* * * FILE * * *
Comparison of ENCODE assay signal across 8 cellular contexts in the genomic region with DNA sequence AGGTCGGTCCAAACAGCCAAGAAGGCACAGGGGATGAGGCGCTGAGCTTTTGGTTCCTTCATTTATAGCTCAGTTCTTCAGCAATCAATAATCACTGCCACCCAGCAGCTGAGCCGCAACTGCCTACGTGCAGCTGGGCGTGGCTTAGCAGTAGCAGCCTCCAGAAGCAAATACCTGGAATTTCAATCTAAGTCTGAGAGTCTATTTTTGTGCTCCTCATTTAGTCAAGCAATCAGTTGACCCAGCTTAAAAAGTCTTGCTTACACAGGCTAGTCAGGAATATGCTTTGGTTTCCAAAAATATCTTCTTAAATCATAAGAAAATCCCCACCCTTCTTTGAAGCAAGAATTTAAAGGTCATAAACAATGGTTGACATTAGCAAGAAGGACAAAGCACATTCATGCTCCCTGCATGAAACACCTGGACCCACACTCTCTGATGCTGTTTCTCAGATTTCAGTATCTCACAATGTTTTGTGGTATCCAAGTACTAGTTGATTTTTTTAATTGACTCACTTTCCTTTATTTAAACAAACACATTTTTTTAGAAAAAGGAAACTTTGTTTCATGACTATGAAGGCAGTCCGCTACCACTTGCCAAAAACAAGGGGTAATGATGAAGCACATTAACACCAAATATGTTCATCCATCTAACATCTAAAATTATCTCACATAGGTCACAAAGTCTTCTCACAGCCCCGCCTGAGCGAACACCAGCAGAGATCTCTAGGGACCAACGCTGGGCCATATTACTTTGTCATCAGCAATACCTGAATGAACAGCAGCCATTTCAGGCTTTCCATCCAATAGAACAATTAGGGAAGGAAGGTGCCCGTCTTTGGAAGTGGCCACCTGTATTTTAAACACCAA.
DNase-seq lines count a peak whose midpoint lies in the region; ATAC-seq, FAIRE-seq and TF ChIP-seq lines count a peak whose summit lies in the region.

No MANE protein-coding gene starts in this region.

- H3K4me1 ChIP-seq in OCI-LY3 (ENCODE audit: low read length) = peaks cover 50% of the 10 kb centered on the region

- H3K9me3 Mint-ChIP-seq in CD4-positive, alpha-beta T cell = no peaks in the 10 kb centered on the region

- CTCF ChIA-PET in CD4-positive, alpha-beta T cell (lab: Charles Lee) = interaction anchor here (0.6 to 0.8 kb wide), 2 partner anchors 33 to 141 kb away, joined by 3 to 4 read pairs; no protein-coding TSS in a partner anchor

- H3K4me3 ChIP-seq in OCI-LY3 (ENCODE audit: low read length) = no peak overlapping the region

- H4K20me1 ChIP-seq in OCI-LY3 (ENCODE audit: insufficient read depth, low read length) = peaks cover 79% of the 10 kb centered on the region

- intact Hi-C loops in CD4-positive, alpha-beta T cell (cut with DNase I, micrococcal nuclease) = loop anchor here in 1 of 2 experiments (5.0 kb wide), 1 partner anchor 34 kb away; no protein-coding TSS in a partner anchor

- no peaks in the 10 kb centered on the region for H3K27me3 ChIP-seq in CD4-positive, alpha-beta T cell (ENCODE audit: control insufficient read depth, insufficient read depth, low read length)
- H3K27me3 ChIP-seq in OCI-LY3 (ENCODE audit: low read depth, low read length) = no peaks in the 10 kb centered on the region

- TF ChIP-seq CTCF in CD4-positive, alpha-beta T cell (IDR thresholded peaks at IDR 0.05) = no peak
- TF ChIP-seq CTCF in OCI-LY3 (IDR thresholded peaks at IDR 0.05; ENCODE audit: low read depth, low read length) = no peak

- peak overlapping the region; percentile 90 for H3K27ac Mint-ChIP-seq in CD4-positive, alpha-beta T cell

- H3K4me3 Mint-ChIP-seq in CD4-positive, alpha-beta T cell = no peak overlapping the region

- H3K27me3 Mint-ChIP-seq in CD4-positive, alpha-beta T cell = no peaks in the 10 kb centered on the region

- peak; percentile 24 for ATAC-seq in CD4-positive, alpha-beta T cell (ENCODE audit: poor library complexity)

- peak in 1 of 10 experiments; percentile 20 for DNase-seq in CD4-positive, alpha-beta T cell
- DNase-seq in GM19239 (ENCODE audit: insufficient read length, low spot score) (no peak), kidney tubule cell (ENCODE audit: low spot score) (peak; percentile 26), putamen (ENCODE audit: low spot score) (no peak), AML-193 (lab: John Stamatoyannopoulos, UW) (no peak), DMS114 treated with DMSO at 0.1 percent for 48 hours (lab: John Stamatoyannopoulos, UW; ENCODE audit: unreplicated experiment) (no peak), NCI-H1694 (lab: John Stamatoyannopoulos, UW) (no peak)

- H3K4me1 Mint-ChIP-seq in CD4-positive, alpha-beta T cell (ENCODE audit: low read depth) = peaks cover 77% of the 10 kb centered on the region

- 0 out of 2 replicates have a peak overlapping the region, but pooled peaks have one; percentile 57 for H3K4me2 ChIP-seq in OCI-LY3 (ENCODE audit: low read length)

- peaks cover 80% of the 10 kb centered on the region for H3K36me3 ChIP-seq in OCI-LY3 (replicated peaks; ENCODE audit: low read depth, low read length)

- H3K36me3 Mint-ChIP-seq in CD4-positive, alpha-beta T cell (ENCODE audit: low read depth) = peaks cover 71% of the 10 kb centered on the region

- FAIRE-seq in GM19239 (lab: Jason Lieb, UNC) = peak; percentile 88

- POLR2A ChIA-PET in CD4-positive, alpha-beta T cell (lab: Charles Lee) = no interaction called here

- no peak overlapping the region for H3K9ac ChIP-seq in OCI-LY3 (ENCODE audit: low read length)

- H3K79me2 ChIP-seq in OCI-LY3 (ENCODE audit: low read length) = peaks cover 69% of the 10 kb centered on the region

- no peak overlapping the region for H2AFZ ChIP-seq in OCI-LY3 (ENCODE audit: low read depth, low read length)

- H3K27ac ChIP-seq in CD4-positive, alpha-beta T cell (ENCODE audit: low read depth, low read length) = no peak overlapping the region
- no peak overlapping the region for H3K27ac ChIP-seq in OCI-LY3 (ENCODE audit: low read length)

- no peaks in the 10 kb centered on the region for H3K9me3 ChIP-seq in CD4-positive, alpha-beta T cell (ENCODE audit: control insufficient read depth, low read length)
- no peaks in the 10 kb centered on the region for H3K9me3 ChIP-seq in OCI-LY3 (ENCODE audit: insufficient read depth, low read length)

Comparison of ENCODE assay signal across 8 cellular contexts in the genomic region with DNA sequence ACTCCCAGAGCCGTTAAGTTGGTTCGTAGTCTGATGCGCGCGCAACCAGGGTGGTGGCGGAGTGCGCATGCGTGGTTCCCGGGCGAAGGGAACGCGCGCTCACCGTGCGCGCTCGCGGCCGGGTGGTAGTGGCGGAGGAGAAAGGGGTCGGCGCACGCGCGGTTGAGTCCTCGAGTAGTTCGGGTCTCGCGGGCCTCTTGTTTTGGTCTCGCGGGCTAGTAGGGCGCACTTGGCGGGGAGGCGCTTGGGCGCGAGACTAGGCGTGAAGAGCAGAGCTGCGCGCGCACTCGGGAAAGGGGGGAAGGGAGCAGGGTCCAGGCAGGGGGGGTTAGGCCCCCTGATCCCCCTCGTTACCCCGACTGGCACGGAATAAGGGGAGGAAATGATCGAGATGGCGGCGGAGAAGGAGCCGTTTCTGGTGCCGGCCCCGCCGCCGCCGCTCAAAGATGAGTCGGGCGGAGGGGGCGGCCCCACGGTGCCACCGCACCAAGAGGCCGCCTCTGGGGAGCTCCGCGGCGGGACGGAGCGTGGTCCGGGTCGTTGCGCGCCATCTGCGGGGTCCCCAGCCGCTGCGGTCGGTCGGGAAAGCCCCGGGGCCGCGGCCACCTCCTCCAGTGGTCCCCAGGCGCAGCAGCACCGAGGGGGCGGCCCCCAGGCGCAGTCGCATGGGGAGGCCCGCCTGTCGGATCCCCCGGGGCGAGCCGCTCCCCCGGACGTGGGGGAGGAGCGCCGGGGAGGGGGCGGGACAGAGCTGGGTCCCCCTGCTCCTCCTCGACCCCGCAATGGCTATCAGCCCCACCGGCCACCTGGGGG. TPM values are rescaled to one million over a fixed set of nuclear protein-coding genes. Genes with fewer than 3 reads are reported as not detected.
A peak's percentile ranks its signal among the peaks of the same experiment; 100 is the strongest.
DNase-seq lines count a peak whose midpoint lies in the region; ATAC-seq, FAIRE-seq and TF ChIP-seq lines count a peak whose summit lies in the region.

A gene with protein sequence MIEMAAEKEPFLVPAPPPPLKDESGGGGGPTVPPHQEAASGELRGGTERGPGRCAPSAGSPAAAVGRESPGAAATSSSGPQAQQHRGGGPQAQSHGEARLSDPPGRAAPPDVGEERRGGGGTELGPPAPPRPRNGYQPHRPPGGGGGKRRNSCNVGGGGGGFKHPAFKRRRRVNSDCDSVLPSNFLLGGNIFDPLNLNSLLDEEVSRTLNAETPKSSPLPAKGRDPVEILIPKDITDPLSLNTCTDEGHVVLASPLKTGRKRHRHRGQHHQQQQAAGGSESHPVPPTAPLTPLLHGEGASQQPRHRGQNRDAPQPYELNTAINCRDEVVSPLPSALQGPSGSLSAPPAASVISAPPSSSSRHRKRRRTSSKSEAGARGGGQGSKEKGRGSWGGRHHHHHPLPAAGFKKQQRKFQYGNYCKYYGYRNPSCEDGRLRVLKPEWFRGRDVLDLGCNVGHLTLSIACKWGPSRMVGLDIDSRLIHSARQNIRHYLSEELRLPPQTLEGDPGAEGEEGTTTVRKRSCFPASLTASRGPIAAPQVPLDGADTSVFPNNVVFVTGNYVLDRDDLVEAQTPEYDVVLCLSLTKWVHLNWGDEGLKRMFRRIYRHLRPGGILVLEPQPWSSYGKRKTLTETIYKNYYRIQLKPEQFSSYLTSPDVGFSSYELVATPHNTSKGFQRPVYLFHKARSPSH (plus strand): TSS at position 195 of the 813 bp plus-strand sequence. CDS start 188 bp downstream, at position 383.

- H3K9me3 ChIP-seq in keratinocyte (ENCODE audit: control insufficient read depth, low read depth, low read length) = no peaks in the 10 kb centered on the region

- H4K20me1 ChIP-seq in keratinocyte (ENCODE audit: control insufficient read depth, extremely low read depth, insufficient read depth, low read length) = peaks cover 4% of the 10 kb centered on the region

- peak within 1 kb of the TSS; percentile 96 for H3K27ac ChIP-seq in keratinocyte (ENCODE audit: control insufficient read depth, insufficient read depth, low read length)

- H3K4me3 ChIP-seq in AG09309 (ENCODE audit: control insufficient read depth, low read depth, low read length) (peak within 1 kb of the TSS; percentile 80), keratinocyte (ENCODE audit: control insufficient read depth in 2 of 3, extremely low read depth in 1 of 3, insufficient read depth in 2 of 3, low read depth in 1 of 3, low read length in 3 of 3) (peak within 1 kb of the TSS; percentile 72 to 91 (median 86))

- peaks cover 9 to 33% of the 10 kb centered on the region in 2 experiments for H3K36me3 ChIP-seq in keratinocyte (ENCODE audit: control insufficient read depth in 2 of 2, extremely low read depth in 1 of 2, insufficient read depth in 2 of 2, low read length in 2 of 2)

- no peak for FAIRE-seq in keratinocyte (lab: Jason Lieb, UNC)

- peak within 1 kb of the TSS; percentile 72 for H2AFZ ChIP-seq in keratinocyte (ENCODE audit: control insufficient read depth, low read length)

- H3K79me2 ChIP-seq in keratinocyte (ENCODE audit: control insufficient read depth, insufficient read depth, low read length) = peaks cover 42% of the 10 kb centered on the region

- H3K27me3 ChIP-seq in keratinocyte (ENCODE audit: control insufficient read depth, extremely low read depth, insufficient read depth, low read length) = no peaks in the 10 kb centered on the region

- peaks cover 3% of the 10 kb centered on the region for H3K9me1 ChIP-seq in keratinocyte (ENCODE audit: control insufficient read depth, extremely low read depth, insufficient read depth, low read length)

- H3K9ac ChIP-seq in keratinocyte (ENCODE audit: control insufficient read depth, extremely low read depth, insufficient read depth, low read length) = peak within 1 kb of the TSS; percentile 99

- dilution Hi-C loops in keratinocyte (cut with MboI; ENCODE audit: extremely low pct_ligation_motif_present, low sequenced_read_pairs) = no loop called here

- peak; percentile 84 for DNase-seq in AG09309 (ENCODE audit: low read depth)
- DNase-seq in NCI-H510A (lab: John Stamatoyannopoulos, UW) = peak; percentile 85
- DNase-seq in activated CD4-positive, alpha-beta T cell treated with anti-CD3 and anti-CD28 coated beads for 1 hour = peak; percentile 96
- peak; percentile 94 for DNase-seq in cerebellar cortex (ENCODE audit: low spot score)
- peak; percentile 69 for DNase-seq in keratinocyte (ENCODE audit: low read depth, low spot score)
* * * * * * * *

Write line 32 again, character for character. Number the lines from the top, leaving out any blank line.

- no peaks in the 10 kb centered on the region for H3K9me3 ChIP-seq in OCI-LY3 (ENCODE audit: insufficient read depth, low read length)